Shares of restaurant chain Buffalo Wild Wings (Nasdaq: BWLD ) are getting pounded like a second-string quarterback today following the company's second-quarter-earnings release.
It's not as bad as it looks
While the results are far from horrible, they were nevertheless short of analysts' expectations.
For the quarter, the company reported a profit of $11.7 million, or $0.62 per share, up 6.9% over 2011. Revenue came in at $238.7 million, or 29.7% higher on a year-over-year basis. Analysts had their sights set on earnings of $0.68 a share and revenue of $240 million.
Same-store sales at company-owned and franchised locations increased 5.3% and 5.5%, respectively, and the chain added 53 new company-owned locations to its growing portfolio.
The biggest concern comes from rising commodity costs -- namely, chicken wings. For the quarter, the price of chicken wings averaged $1.90 a pound. This was 86% higher than the $1.02 paid by the company in the same quarter last year. As a result, cost of sales for company-owned stores increased to 31.6% of revenue compared to last year's 27.2%.
As Buffalo Wild Wings' chief financial officer, Mary Twinem, stated: "Our focus for the remainder of the year is on sales-driving initiatives and disciplined expense management. We are responding to commodity challenges with both menu price increases and marketing and operation strategies that will help lessen the bottom line impact in the near future and long term."
Prior to the announcement, shares in Buffalo Wild Wings were up 18% for the year. However, it appears that they'll relinquish the majority of those gains in today's trading.
Same dipping sauce, different day
The same story has been repeated across the industry this quarter.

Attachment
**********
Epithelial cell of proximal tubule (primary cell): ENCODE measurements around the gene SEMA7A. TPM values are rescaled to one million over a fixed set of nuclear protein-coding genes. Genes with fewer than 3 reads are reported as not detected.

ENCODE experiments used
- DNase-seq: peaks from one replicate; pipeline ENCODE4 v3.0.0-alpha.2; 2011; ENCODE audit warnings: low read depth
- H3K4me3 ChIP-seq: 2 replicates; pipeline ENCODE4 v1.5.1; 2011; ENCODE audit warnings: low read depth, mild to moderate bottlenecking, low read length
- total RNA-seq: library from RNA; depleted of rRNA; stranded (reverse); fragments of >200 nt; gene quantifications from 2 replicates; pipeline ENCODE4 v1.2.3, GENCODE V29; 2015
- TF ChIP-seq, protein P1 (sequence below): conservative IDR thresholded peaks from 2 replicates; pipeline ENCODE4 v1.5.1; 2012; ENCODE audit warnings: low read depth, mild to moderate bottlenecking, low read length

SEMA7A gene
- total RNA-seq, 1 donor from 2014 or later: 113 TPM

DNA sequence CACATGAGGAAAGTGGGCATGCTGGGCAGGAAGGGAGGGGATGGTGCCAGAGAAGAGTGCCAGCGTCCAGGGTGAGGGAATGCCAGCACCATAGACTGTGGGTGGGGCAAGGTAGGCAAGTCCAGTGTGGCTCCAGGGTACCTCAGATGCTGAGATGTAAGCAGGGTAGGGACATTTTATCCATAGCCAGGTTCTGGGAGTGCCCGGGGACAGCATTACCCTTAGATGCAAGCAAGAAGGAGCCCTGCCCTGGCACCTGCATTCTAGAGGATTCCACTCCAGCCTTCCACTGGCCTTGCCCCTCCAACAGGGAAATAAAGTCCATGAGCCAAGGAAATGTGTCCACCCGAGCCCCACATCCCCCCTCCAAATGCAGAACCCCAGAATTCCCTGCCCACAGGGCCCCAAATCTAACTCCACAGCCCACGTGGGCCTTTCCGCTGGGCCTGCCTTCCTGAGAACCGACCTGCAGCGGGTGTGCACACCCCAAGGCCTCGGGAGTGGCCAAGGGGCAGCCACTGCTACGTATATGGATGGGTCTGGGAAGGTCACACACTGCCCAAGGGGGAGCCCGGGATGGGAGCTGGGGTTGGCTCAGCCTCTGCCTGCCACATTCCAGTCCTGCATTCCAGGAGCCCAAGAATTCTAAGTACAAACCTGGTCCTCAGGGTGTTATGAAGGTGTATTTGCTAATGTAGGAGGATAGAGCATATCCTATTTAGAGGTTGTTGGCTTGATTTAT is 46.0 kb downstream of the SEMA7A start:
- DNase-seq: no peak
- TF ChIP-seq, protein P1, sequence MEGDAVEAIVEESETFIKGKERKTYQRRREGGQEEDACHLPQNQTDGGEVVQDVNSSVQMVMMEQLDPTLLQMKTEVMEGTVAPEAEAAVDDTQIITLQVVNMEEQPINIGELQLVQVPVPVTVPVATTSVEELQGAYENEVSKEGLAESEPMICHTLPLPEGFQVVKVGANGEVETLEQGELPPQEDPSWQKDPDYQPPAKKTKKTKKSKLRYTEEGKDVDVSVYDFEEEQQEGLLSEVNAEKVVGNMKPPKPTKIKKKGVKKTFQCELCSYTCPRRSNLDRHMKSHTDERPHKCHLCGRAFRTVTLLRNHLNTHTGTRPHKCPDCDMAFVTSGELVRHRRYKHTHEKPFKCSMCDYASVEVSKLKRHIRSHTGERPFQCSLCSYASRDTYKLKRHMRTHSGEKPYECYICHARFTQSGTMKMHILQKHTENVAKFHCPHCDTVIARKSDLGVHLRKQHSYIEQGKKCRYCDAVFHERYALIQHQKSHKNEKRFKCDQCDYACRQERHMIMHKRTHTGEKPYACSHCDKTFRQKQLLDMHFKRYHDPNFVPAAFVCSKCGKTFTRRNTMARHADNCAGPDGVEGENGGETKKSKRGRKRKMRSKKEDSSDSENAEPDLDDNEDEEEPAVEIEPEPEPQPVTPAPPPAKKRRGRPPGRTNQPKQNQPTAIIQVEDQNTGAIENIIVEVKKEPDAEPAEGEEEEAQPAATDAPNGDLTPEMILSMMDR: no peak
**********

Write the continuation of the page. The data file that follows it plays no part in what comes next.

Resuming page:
Shares in Chipotle Mexican Grill (NYSE: CMG ) dove more than 20% last week after the burrito-maker reported single-digit same-store sales growth that disappointed analysts, leading analysts at Deutsche Bank and Goldman Sachs to downgrade the popular casual-dining operator. Although this was unwelcome news for Chipotle's current shareholders, for those investors looking to get in, it was likely met with a sense of exultation. Earlier in the year, the company's shares were trading at 44 times earnings, now they're a comparatively modest 36.
Big-Mac-maker McDonald's (NYSE: MCD ) has also suffered in recent days. On Monday, the company reported results that met expectations on revenue but missed on earnings. Its earnings per share of $1.32 compared unfavorably to the $1.35 in the same quarter a year ago, and its gross margins contracted. Shares in the fast food giant are down nearly 11% year to date, driving its dividend yield back up above 3%.
Yum! Brands (NYSE: YUM ) , the China-obsessed proprietor of KFC, Pizza Hut, and Taco Bell, similarly met on the top line, reporting overall revenue of $3.17 billion. But Yum! missed on the bottom line, with earnings per share of $0.67 compared to a consensus estimate of $0.70. For the year, shares in Yum! Brands are up over 7%, but still well below their mid-April high.
The one company to buck this trend, Panera Bread (Nasdaq: PNRA ) , which also reported earnings after the bell on Tuesday, saw its shares rise in after-hours trading. For the quarter, the company reported revenue and net income increases of 18% and 24%, respectively, and a systemwide 5.9% increase in same-store sales. Its second-quarter earnings per share of $1.50 handily bested analysts' expectations of $1.43. And unlike many of its competitors, Panera generated operating margin improvement of nearly a full percentage point.
Panera's president and co-CEO stated, "We are pleased to deliver 27% earnings growth in the second quarter, the ninth out of the last ten quarters where earnings growth has exceeded 20%. Our strong comparable sales growth in the quarter of 7.1% [for company owned restaurants] is the direct result of our past and current investments in the quality of our food, marketing, operations, and customer experience."
Foolish bottom line
Given the strong dollar and rising commodity prices due to the drought, some areas of the restaurant industry will struggle to best last year's results. While this may create opportunities, as I believe it has with Chipotle, it could also lead to losses for investors who aren't careful.
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